We’re living in unprecedented times wherein a matter of a few weeks, things changed dramatically for many humans and businesses across the globe. With COVID-19 spreading its wings across the globe and taking human lives we are seeing record jumps in unemployment and small business bankruptcies.

Today, AI is increasingly being applied by companies across industries, but AI is not the easiest technology to operationalize. Most production AI systems are patchworks of proprietary, open-source, and cloud-based technology amassed organically over time. However, the past few years have seen the emergence of GUI-based AI tools and open-source libraries to help enterprises less inclined to build in-house, successfully train, and deploy AI models.

As these tools have surfaced, companies have come to realize that training and deploying AI is only the first step- they must then monitor and manage their deployed models to ensure risk-free and reliable business outcomes. With the rise of higher-performing black-box models, the need to govern these models has become both more necessary and more challenging. Increasingly, companies are learning that:

Indeed, because their performance can degrade over time due to changes in input data post-deployment, models require continuous monitoring to ensure their fidelity while in production. And while many existing monitoring technologies provide real-time issue visibility, they are often insufficient to identify the root cause of issues within complex AI systems.

Lack of Feedback Loop

Most organizations are only able to discover issues with production ML systems after it’s too late and the damage has been done. In some cases, production issues can persist undetected until the ultimate business metrics powered by the ML system decline.

Image for post

Most of AI today is unmonitored (Image by Author)

Instead of relying on downstream business metrics as the indicator of an upstream model performance issue, businesses can get ahead of potential issues by monitoring leading indicators including prediction and feature drift and input data errors. Tracking these leading indicators and being able to identify unexpected shifts allows an ML Ops team to perform investigations in real-time as opposed to after the fact. But merely tracking the right metrics only solves half the problem. Once a shift is detected, an investigation or root cause analysis should be conducted as quickly as possible. To ensure a speedy and accurate root cause analysis, AI explainability can be used to help identify the underlying causes of the issue and what course of action (e.g. retrain the model on new data, fix a data pipeline) should be taken.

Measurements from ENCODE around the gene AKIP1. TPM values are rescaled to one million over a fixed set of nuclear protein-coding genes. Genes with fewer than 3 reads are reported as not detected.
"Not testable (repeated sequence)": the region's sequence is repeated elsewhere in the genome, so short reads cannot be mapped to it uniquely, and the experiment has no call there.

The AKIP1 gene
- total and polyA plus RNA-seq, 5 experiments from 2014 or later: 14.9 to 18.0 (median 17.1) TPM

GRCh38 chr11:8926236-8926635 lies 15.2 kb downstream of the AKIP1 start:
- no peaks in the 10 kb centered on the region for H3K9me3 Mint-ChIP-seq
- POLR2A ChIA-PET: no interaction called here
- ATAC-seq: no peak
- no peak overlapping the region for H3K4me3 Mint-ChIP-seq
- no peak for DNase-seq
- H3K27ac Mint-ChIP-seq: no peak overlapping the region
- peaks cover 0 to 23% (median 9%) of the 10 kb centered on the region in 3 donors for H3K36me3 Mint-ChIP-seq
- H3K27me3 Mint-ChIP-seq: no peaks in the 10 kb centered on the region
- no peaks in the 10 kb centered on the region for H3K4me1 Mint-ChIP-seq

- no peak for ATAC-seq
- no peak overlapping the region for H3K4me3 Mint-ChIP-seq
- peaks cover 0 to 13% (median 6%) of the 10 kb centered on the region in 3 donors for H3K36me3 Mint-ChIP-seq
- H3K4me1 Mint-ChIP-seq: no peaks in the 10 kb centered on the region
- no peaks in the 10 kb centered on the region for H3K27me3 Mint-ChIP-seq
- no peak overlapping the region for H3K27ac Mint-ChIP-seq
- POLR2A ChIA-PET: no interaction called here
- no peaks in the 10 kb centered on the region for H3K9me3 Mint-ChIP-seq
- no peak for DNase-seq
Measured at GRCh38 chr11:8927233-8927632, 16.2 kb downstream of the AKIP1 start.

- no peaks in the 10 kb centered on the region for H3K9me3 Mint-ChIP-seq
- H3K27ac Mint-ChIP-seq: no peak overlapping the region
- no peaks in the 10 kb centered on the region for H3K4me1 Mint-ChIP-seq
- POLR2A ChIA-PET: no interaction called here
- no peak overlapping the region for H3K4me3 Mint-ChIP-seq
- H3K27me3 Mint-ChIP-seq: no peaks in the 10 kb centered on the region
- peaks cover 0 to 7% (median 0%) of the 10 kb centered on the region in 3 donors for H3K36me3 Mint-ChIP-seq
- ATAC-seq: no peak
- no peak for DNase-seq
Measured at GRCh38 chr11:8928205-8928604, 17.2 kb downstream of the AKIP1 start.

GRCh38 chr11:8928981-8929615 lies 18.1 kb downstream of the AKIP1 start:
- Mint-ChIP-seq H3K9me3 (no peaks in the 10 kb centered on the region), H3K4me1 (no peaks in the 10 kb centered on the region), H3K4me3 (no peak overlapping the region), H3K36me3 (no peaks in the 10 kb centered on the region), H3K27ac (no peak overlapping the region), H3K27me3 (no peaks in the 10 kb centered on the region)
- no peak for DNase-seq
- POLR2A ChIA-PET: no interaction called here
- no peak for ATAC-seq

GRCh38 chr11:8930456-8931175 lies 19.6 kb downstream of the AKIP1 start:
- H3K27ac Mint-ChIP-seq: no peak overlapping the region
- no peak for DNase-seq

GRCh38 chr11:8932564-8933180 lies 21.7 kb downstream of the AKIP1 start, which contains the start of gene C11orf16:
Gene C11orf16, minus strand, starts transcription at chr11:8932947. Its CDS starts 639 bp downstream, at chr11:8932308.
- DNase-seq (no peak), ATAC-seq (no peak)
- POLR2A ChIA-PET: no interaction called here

Image for post

The architecture of an Explainable Monitoring System (Image by Author)

Gaps in traditional Monitoring solutions

Today, there are two primary approaches to monitoring production software:

  • Service or infrastructure monitoring used by DevOps to get broad operational visibility and service health.
  • Business metrics monitoring via telemetry used by business owners to track business health.

Unfortunately, these methods fall short for ML systems, whose performance, unlike that of traditional software systems, is non-deterministic and depends on various factors such as seasonality, new user behavior trends, and often extremely high-dimensionality upstream data systems. For instance, a perfectly functioning Ads model might need to be updated when a new holiday season arrives. Similarly, a model trained to show content recommendations in the US may not do very well for users signing up internationally.

Image for post

The advent of AI brings about the need for Model Performance Monitoring (Image by Author)

Challenges unique to Model Monitoring

1. Model decay. Unlike other software, the ML model performance can decay over time. Monitoring for correct model outcomes, when available, provides immediate business impact change notifications. Being able to monitor model decay will help us know if it is time to refresh the model.

Image for post

Model Performance Drift over time (Image by Author)

2. Data drift. Although ML Models are trained with specific data (e.g. age 20–60), they can encounter different data in production (e.g. age 60–80) and consequently make sub-optimal predictions.

Image for post

Types of Drift (Image by Author)